What is Shared Ownership?
You’ve probably heard about shared ownership to help get first-time buyers on the property ladder, but you’re not quite sure how it works. This is our quick guide to help you decide if it could work for you.
Shared Ownership is a part buy/part rent scheme.
You buy a share of the property and pay rent at a reduced rate on the share that you don’t own.
You can buy between 25% and 75% of a property and have the option to increase your share of the property in the future.
What are the benefits?
- A smaller deposit based on your share. For example, if you buy a 30% share of a property for £82,500, a 10% deposit will be £8,250.
- Lower monthly costs – subsidised rent means the combined monthly cost of your mortgage and rent can work out cheaper than if you had bought the property outright with a mortgage alone. However, watch out for hidden additional service charges.
- Home ownership – you will own part of the value of your home, an investment in your future.
What can I buy?
Most of the homes available for Shared Ownership are new builds; some are properties being sold by housing associations.
Start your search here:
The Share to Buy website https://www.sharetobuy.com/ – a national property portal, also listing Help to Buy, rental and other affordable home ownership properties.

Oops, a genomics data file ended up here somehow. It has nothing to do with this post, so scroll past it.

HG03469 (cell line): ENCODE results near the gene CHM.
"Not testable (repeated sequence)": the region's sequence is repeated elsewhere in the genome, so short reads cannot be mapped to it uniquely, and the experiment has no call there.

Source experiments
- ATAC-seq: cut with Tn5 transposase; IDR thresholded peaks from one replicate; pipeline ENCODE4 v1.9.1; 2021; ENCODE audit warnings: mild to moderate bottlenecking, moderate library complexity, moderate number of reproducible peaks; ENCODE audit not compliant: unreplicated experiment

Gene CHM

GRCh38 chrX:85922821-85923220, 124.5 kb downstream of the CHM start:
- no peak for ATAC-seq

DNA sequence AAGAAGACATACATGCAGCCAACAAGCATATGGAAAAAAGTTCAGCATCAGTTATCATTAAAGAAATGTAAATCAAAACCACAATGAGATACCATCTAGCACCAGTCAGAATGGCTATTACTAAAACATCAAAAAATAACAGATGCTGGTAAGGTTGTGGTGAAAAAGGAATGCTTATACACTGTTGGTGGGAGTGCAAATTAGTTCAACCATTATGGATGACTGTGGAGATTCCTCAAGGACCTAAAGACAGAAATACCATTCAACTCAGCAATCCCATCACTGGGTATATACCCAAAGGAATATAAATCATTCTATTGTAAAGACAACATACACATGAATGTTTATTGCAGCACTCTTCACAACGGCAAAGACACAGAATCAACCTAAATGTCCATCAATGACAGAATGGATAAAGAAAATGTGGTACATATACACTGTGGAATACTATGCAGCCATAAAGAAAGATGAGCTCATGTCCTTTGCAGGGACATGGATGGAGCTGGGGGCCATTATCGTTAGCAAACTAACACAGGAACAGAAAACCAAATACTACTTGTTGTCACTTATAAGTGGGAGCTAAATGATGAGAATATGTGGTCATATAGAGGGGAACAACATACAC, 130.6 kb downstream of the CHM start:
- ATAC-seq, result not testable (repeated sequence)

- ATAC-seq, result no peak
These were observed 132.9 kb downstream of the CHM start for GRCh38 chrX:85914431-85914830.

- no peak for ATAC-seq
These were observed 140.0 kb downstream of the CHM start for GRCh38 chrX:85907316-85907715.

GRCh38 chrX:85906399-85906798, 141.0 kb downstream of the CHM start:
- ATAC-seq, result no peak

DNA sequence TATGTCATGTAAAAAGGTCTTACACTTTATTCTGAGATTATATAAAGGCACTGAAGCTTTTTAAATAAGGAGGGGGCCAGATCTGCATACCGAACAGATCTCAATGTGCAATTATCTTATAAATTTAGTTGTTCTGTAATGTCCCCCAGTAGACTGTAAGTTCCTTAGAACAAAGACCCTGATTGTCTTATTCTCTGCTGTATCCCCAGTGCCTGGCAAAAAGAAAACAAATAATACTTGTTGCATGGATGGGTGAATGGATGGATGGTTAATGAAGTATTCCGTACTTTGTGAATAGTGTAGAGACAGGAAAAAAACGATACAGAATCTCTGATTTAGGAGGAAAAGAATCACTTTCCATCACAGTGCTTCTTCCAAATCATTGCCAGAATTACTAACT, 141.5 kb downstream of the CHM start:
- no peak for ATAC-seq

Homes for Londoners https://www.london.gov.uk/what-we-do/housing-and-land/homes-londoners/search/
Am I eligible?
Shared Ownership schemes are aimed at people who don’t earn enough to buy a home outright.
They vary from country to country; in England:
- You must be a first-time buyer or used to own a home but cannot afford one now.
- Have a combined household income of less than £80,000 (in London it is less than £90,000)
- Military personnel are given priority over other applicants. Some local authorities may also have their own priority groups based on local needs.
You can find details for the schemes in Wales, Scotland and NI here:
How do I apply?
You’ll need to contact the Housing team at your local council or housing association to find out if the scheme is available in your area.
If it is, you’ll need to find out if you can get a mortgage, find a lender that will lend on a Shared Ownership property and then go through the normal processes involved in applying for a mortgage.
Do the math! Make sure you can afford all the costs involved in buying and owning your own home. It’s not just the mortgage; you need to consider mortgage and solicitor fees, moving costs, stamp duty, insurance, property maintenance fees and more!
Are there any drawbacks?
All shared ownership homes in England are offered on a leasehold only basis. That means you buy the property for a fixed period (usually 99 or 125 years) when the lease ends the property returns to the person or company that owns the freehold.
But the important thing to remember is that Help to Buy Shared Ownership is a stepping stone to owning your first property. Check out our Shared Ownership Pros and Cons for more info.